eight trade shows a year, there are no equivalents to the fashion industry. I can hardly believe it’s time again for London to be invaded by the world’s fashionistas; it feels like two seconds ago that I was bashing my way through the crowds in February to see quilted jackets, gothic flowers and zebra prints.
The sheer enormity of the fashion machine is astonishing. Trade shows and expos are understandable, but where everyone else makes do with the Excel Centre and Earl’s Court once a year (ok, everyone except the art and publishing industries), fashion commands the biggest and best buildings in New York, London, Paris and Milan not once but twice a year. The airmiles alone are enough to turn all those fashionable green liberals into flaming hypocrites.
What is the point of it all? Ostensibly, to show next season’s looks so that the industry can get them on the shop floors. But for everyone apart from buyers, editors, models and the super-rich, this notion is irrelevant. Most people have neither the time, inclination or cash to change their wardrobe twice a year every year, chucking the tweed you just had to have last year for the now-ubiquitous camel, binning the flowing boho dresses of last summer for the city-slicking miniskirts to come. Normal people, I think, would be happier to be served with a better fit of jeans, more breathable fabrics, zips that don’t break and durable jackets that don’t fray after a few washes.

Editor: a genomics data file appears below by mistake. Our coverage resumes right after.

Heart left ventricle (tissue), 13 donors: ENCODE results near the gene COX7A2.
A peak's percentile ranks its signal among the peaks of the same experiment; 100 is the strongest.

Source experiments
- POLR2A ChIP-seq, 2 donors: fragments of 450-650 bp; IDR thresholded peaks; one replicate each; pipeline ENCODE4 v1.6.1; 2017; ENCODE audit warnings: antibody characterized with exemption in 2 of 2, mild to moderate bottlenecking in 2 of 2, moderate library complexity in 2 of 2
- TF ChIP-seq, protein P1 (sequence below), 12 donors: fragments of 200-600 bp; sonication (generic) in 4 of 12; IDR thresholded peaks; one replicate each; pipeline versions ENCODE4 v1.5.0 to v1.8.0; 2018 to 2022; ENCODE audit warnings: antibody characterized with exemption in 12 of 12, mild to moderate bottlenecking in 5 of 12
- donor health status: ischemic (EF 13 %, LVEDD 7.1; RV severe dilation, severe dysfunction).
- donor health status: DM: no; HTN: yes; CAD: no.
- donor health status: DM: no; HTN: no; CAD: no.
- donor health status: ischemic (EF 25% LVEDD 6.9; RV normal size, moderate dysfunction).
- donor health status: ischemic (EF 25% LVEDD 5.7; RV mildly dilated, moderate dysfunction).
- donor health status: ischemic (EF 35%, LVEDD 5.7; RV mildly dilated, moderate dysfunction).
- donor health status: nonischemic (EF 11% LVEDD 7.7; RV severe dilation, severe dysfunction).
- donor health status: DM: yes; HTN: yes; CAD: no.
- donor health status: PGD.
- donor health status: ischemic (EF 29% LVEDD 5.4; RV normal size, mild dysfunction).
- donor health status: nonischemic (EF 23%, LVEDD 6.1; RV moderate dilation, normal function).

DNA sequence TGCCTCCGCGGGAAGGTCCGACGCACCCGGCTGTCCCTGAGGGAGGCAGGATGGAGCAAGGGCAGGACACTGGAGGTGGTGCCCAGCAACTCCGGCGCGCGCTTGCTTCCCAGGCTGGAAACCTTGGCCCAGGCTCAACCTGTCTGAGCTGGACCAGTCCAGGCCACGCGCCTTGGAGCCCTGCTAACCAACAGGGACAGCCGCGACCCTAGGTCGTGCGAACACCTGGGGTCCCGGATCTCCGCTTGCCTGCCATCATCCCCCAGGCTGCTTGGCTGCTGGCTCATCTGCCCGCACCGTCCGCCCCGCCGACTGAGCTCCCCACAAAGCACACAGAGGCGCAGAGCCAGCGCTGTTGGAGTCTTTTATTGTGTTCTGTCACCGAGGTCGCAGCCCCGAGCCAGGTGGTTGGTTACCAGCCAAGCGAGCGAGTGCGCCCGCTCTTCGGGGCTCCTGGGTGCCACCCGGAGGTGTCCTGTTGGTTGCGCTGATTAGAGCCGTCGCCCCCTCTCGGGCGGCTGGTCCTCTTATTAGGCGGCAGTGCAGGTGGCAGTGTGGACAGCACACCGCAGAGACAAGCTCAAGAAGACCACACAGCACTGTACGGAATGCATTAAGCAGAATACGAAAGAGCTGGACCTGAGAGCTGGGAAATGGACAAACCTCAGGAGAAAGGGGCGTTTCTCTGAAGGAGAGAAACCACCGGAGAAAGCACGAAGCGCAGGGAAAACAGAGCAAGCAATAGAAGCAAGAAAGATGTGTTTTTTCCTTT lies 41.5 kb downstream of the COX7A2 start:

Fashion – unlike, say, wine – is entirely circular and inward-looking, driving itself forward in a bonfire of the vanities. Yet for all that, there’s no glamour like fashion glamour and no feeling better than turning up to a party looking bang on style. Such satisfaction, at least, is some justification for the circus that is the rest. Fashion Week starts today and runs until 22 Sep. http://www.londonfashionweek.co.uk.